If you want .380, Look at the Diamondback DB380, locked breach and low bore axis and a strong recoil spring make it kick less.

    .380 is really more of a backup gun or a gun for when you are in Tennis shorts and your every day gun won't conceal well..... 9mm is better.

    If you can handle a Kahr's price, the Kahr PM9 is nice, it is fairly light weight, so for less recoil you might try a NON-+P 115 grain (lighter weight) bullet like #90250 9MM Hornady Critical Defense 115 gr. JHP or #23614 Gold Dot Personal Protection

    PM9 is easily small enough for carry in a pocket, or in a IWB holster.

    Only thing I don't like about Kahr is they are overpriced and unfinished when you get them, so you'll need to fire hundreds of rounds through them to finish the deburring/polishing/smoothing they didn't do at the factory. They call this a "break in period".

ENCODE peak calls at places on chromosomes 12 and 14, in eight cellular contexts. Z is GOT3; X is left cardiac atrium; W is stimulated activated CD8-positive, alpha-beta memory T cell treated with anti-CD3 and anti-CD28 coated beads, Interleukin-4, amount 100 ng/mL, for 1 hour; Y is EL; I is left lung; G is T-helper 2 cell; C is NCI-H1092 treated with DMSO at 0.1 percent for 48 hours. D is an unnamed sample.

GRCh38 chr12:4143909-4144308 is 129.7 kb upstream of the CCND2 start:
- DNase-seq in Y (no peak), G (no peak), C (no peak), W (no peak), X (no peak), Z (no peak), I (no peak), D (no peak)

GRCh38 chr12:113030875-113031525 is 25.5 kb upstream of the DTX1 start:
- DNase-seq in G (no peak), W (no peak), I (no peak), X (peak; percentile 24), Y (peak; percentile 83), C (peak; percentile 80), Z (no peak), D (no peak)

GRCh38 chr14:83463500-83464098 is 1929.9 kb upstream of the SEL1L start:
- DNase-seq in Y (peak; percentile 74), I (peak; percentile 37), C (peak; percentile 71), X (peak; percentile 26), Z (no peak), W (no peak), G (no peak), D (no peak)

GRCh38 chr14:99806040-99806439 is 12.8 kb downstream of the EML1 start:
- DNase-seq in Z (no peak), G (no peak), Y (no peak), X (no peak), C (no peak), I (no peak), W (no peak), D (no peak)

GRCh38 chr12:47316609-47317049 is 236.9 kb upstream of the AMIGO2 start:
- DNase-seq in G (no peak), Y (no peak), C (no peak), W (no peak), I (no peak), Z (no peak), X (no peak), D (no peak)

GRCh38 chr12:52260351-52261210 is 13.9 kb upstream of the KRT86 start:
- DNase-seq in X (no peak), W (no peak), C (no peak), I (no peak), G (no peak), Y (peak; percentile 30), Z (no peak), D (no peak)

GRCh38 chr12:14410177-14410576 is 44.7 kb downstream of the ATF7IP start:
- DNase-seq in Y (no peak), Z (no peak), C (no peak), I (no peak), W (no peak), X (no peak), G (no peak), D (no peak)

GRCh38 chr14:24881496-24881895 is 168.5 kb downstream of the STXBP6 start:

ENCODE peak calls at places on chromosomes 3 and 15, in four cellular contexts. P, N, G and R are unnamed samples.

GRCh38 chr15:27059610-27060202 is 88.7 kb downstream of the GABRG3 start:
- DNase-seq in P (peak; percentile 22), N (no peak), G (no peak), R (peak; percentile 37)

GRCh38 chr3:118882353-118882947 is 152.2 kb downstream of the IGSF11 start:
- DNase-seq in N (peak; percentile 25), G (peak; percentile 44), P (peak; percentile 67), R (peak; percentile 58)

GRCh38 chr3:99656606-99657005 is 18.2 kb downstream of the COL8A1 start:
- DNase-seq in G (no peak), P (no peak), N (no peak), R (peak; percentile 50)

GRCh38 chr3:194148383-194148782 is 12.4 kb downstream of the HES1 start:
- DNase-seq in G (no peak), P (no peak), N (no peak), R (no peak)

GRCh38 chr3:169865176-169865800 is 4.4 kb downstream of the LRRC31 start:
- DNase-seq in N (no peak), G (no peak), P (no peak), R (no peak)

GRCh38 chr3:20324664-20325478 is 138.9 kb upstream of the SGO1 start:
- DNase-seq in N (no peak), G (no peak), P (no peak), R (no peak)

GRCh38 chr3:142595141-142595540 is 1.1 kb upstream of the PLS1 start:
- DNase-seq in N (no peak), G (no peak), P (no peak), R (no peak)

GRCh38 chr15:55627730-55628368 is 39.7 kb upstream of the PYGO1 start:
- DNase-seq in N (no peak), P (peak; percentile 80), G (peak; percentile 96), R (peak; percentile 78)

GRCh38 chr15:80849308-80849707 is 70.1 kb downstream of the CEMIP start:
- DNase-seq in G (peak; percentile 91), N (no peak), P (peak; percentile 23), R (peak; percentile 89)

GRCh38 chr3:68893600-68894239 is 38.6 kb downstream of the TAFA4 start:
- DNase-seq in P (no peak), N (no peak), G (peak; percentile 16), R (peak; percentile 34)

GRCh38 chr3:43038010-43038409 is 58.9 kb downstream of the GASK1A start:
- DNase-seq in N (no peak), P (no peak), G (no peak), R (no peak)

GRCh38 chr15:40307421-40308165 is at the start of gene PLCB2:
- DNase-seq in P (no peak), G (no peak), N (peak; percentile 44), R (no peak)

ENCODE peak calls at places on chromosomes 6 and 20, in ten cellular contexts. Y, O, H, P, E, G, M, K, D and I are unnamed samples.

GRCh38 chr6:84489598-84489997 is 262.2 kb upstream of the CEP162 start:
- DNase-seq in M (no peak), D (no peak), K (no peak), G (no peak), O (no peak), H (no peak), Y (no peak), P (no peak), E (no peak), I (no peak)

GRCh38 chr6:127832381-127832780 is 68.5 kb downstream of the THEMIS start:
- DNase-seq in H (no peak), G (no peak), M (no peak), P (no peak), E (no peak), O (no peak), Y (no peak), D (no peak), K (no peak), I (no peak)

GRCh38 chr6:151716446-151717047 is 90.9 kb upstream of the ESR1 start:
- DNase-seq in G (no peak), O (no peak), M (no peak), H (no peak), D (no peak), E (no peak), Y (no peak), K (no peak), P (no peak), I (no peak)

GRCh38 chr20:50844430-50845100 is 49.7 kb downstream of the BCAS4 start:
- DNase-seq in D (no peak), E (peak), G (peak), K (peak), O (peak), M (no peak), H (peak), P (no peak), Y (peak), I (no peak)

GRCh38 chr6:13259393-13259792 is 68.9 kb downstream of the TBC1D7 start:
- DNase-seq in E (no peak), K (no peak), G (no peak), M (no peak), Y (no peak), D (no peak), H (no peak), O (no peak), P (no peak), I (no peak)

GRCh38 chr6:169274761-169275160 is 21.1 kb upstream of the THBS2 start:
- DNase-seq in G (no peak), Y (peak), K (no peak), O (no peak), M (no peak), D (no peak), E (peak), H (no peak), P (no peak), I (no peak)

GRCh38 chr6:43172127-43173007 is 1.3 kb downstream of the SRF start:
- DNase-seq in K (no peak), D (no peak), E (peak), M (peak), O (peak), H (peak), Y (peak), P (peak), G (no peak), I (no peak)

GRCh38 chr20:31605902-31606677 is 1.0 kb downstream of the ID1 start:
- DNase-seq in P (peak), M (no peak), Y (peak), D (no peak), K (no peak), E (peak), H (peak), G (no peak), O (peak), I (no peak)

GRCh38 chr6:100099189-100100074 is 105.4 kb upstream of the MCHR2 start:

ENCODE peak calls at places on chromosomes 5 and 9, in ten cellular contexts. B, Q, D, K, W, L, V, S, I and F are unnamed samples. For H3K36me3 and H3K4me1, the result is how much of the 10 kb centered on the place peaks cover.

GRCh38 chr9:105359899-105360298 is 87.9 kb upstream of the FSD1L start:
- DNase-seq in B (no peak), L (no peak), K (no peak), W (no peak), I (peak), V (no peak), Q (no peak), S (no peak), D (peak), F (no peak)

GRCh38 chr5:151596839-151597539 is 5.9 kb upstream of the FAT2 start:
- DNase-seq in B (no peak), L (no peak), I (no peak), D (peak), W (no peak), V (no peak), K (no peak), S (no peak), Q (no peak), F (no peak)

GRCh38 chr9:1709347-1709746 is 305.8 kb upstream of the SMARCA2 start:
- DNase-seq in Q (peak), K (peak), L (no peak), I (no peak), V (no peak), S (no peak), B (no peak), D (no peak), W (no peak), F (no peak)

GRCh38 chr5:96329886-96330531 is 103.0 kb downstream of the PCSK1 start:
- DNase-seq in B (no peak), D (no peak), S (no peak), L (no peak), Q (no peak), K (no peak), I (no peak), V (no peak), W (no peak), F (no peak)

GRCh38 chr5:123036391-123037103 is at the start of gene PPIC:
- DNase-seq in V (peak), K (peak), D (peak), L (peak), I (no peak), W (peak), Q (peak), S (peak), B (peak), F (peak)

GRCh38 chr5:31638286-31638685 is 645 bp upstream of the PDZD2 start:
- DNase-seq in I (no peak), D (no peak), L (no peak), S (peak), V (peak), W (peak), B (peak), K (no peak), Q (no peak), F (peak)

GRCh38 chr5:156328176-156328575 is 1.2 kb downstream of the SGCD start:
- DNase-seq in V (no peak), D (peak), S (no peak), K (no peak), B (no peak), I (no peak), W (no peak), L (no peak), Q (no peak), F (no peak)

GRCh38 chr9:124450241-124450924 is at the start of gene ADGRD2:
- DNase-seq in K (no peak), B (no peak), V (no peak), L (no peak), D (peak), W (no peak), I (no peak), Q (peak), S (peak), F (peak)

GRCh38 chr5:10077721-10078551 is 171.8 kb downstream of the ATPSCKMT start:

A 9mm will be better protection than a .380

    My Taurus PT92 (Similar to Beretta 92) kicks less than any 9mm handgun I own, but it's a bit big to conceal easily, so I carry it in a Safepacker on my belt, though it does get a bit heavy sometimes.
    sensei2 likes this.

  3. #3
    Distinguished Member Array P7fanatic's Avatar
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    A pistol to compare to the LCP would be the Kahr P380. A much better quality pistol in my opinion, but you pay for it. You could also step up to 9mm with the Kahr PM9 or the Kahr MK9 which is all stainless steel but it is much heavier.
    My advise is to go with a 9mm. More potent round, ammo is more widely available and cheaper than .380 ammo.